Courtesy of Marco van Rooijen

Ana Popovic brings her Serbian blues to Columbia

A passport and a ’64 Strat: Ana Popovic discusses life, the blues and future albums.

By Haris Fazlic | July 10, 2012

Tags: Ana Popovic Music


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Ana Popovic might be well known for her endless array of licks and her heated blues solos that bear traces of Stevie Ray Vaughan, T-Bone Walker and others, but the star has had a long journey from beautiful Belgrade, Serbia, to the blues-rich U.S.

As a teenager, she was already opening for blues greats and playing with her band, Hush. Now, she is busy touring the U.S., recording her seventh studio album and taking care of her new newborn baby, Lenna. Her last album, Unconditional, topped U.S. Billboard charts and was nominated for "Best Contemporary Blues Album" at the 33rd Blues Music Awards in Memphis, Tenn.

Popovic has been nominated for many awards throughout the years, including BluesWax Magazine's "Blues Artist of the Year" in 2006 and the British Blues Awards' "Best Overseas Artist" in 2010. Her success in the U.S. led her to play with blues legends such as Buddy Guy, Robert Cray, B.B. King and her slide-guitar idol, Sonny Landreth. Even though she’s touring and recording fervently, the guitarist/singer/songwriter/new mother had time to discuss with MOVE her music, musicianship and journey from the '80s Belgrade blues scene to major venues around the world.

[MOVE] You’re from a place that's famous for obscure time signatures and very fast tremolo picking. What led you to the blues?

[AP] Blues was always being played in my house. My father was into blues music before it gained real popularity, so I was used to it from a very young age. He had many records — I loved Howlin’ Wolf, Sonny Landreth, Stevie Ray Vaughan and B.B. King. I really loved the old Mississippi roots players. When I started playing, it was natural to play the blues. I never cared much for Balkan music, nor did I ever sing or songwrite in Serbian, so playing the blues fit. It was the right thing for me.

[MOVE] Beograd is known as a historic European metropolis. Is there a heavy blues scene there?

[AP] There is definitely a big blues scene for those who are familiar with the local musicians and blues locales. It’s somewhat underground. There are many ensembles that play in a classic blues style and play standards — it is not difficult to find good music.

[MOVE] How come you’re doing a tour in the U.S.?

[AP] Like I said, blues was a constant in my house, so I felt obliged to make blues music. I played in Serbia and then went to school in Amsterdam. In 1999, I started a band, and naturally wanted to play in the States. There were many people who said it was a stretch and it was too difficult, but I was determined. If you believe in something, you need to go for it. This is what I tell all young musicians in the Balkans — if you’re sitting, playing in Serbia and waiting for someone to book you in America, it will never happen. One must be charismatic and determined to make it anywhere, especially in music. I was intent on playing on both sides of the Atlantic, and I pursued that goal.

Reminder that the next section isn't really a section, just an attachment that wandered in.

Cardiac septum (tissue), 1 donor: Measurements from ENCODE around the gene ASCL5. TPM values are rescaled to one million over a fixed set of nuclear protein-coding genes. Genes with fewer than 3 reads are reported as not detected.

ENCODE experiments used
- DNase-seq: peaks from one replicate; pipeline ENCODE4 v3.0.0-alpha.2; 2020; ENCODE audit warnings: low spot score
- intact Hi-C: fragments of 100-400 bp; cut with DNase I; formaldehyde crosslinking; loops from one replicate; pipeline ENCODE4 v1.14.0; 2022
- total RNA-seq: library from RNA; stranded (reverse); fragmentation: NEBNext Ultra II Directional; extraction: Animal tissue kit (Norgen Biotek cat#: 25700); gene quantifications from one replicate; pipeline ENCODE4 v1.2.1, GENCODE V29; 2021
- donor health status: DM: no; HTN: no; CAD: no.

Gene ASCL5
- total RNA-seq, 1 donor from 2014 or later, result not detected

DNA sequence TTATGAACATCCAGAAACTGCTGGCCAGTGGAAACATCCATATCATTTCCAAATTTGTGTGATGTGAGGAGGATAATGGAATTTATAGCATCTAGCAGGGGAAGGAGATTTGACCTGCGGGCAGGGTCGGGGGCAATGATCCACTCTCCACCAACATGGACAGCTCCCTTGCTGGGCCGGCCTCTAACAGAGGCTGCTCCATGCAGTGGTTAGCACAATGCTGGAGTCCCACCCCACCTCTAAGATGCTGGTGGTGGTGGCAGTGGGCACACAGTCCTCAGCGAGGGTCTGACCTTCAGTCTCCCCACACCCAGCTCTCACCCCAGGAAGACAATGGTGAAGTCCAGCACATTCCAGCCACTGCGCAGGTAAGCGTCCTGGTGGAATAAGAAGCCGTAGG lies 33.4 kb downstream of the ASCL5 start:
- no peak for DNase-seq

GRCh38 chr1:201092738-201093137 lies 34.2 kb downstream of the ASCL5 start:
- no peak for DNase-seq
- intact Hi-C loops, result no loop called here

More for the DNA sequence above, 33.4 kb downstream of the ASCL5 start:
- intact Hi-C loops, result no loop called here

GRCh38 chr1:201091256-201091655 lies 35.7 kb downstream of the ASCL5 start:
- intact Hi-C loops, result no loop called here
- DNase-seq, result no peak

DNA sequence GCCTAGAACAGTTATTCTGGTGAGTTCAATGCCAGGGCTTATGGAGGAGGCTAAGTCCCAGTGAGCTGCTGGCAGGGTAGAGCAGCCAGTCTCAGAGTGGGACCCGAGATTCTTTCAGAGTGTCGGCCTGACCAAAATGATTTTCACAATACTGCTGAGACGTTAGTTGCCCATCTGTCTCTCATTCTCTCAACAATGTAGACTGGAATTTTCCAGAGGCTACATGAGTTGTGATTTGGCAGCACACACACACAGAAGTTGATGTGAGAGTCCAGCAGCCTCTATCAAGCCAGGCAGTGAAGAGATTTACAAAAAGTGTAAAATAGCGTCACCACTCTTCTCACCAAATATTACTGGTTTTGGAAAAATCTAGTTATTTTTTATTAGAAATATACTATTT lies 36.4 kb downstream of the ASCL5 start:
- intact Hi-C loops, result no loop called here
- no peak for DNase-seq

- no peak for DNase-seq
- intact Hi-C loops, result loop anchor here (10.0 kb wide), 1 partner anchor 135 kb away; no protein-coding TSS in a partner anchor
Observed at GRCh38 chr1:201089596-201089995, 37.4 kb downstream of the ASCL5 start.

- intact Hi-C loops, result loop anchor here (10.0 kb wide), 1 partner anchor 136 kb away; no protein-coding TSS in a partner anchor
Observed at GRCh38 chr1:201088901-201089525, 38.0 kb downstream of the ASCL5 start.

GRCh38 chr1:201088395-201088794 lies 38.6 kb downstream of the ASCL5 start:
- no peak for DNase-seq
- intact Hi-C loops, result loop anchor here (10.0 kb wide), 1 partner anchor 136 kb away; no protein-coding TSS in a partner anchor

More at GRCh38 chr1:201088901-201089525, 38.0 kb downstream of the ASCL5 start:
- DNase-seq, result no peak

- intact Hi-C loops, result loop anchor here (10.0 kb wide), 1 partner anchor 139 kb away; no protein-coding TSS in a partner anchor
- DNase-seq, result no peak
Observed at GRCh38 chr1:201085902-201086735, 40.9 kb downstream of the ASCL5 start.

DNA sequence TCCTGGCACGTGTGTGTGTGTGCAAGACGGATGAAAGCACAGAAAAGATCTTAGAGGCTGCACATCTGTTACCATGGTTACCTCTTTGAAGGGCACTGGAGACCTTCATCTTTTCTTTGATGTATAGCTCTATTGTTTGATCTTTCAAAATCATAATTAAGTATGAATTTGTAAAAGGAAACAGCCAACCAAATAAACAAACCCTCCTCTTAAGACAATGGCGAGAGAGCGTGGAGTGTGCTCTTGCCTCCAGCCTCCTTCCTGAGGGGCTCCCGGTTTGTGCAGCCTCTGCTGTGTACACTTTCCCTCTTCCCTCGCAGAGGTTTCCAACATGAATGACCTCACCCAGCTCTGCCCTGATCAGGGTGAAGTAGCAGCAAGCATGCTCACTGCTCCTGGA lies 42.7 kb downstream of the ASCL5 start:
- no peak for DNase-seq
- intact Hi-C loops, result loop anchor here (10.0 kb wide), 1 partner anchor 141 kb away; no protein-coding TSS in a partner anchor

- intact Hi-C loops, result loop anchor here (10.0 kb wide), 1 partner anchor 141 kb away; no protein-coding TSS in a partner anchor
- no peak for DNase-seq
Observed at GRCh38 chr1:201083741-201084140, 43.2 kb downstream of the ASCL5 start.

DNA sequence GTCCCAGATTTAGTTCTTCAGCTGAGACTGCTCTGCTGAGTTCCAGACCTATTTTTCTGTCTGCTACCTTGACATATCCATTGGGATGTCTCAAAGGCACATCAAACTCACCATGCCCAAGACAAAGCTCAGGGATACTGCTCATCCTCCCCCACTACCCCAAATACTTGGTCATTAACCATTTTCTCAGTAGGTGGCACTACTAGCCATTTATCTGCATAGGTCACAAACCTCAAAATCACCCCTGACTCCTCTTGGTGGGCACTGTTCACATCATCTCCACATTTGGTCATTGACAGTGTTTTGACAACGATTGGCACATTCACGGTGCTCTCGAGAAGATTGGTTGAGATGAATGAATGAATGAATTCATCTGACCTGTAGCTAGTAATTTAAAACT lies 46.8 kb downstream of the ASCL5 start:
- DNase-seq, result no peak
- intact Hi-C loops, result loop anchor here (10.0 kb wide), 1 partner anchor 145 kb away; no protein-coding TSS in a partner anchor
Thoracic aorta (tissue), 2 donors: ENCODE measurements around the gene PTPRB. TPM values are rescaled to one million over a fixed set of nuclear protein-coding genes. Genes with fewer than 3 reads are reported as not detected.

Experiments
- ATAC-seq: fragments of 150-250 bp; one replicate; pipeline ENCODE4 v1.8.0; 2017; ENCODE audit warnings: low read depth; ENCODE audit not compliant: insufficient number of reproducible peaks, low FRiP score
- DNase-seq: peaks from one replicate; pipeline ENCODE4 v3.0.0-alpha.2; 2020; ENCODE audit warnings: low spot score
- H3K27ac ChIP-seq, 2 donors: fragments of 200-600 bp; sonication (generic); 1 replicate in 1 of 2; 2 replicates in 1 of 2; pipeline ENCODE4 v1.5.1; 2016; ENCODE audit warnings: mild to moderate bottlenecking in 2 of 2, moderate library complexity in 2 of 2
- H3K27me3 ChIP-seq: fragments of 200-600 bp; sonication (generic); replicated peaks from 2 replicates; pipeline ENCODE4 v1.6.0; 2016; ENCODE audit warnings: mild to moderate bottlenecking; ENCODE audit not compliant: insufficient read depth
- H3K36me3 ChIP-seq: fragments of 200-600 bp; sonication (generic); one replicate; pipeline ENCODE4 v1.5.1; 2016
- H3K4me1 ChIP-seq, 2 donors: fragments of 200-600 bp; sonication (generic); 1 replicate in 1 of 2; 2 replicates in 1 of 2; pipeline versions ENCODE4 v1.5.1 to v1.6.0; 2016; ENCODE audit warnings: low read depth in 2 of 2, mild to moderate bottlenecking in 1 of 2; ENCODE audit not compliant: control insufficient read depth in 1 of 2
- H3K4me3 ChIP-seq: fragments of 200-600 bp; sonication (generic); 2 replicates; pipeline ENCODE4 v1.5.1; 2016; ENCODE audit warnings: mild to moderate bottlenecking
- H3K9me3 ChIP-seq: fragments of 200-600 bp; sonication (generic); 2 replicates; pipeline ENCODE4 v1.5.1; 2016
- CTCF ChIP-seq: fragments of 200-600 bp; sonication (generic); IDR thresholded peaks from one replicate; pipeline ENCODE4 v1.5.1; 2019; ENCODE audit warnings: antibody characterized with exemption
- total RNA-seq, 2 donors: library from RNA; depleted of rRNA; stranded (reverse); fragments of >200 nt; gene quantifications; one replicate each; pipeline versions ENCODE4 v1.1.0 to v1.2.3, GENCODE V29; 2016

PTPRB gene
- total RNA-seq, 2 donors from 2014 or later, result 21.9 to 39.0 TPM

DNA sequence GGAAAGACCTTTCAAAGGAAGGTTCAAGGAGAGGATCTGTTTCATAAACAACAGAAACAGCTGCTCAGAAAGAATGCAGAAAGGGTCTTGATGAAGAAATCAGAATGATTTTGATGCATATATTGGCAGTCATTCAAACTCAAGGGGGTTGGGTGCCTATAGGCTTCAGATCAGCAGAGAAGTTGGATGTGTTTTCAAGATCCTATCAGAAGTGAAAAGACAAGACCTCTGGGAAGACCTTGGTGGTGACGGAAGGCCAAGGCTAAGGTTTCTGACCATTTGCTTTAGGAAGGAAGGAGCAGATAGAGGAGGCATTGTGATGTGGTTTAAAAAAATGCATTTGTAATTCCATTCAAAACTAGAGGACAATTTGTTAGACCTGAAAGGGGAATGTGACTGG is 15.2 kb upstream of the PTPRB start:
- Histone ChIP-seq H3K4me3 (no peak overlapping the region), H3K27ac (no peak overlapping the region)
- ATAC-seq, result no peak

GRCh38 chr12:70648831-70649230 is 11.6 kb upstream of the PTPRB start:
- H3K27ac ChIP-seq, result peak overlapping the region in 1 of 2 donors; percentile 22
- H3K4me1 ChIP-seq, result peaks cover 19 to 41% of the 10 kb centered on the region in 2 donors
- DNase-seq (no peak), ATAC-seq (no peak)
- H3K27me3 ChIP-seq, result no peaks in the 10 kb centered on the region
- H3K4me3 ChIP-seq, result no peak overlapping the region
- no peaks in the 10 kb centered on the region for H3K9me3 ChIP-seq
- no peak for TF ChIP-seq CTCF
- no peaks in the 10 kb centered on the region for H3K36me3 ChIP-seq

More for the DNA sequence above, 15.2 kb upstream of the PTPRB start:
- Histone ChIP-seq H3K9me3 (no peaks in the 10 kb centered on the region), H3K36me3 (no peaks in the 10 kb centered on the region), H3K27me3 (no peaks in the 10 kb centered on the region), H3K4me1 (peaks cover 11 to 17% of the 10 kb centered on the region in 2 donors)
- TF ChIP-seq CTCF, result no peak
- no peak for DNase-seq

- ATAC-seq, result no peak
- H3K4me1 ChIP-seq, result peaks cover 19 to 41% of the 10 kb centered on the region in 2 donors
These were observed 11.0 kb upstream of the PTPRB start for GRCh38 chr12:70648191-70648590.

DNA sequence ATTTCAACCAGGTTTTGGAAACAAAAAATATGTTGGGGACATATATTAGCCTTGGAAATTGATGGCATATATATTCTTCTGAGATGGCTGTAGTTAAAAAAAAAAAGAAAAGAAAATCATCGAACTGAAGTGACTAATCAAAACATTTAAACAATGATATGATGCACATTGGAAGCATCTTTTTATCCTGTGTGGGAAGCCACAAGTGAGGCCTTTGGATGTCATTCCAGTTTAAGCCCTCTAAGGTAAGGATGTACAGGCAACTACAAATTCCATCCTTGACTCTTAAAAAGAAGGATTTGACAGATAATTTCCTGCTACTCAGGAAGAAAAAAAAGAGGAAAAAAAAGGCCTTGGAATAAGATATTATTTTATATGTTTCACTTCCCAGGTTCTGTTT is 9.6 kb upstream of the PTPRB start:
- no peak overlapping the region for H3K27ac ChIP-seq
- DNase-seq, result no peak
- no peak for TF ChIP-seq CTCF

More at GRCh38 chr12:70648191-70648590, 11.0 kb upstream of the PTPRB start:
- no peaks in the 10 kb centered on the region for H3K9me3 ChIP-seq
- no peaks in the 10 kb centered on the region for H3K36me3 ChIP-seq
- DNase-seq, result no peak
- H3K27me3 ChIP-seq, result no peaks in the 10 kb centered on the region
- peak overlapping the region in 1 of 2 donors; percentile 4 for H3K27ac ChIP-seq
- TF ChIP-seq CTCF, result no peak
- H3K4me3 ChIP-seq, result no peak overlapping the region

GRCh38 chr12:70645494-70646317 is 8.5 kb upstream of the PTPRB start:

[MOVE] You’ve become very popular in America and throughout the world. Did you ever see yourself playing with blues greats like Sonny Landreth and Buddy Guy?

[AP] Never. I never wanted to set any goals like that. Setting goals in music is tough, because then one may not be ready for disappointment. Blues music is my passion. I just wanted to play, and I still just want to play. I want to do it for as long as I am able to do it. This was all I thought about. Naturally, I had fallbacks. There are always fallbacks, I love graphic design, and I love art, so options were there if music wasn’t. It was though. I think it’s most important to absorb the journey without thinking about success or fame. The point is to enjoy the ride — everything else just comes with it. But playing on stage with Sonny Landreth and Buddy Guy is still a life achievement, and I feel honored to have done so.

[MOVE] Any plans for an upcoming album?

[AP] Of course! Half of the next album was recorded in Memphis recently, just two months ago, and we hope to have the next half done by August. I’m actually working on three parallel projects right now, though. One is an acoustic blues album that I’m quite excited about. The other is a fundamentally funk blues album, while the third is a follow-up to Unconditional. I was very happy with the last album, and this one will have a similar sound. We make time for both touring and recording.

[MOVE] What is your main guitar on this tour?

[AP] My main guitar is a ’64 Strat — it satisfies the majority of my needs on stage, but I also have a ‘57 Strat reissue with a maple neck that I use for slow blues playing. There a few more guitars I own, mainly a Tele and some acoustics, but everything that I have, I use. I don’t like for guitars to sit in closets — they are meant to be played. I’m no collector, but I love my guitars.

[MOVE] You’re headlining The Blue Note's 9th Street Summerfest in a few weeks. How does that feel?

Yes, I’m very excited! We love Columbia. We came last year for the Roots 'N Blues 'N BBQ festival and loved the energy and the turnout. The crowd in Columbia appreciates blues music. It’s a great town, and we’re looking forward to returning.

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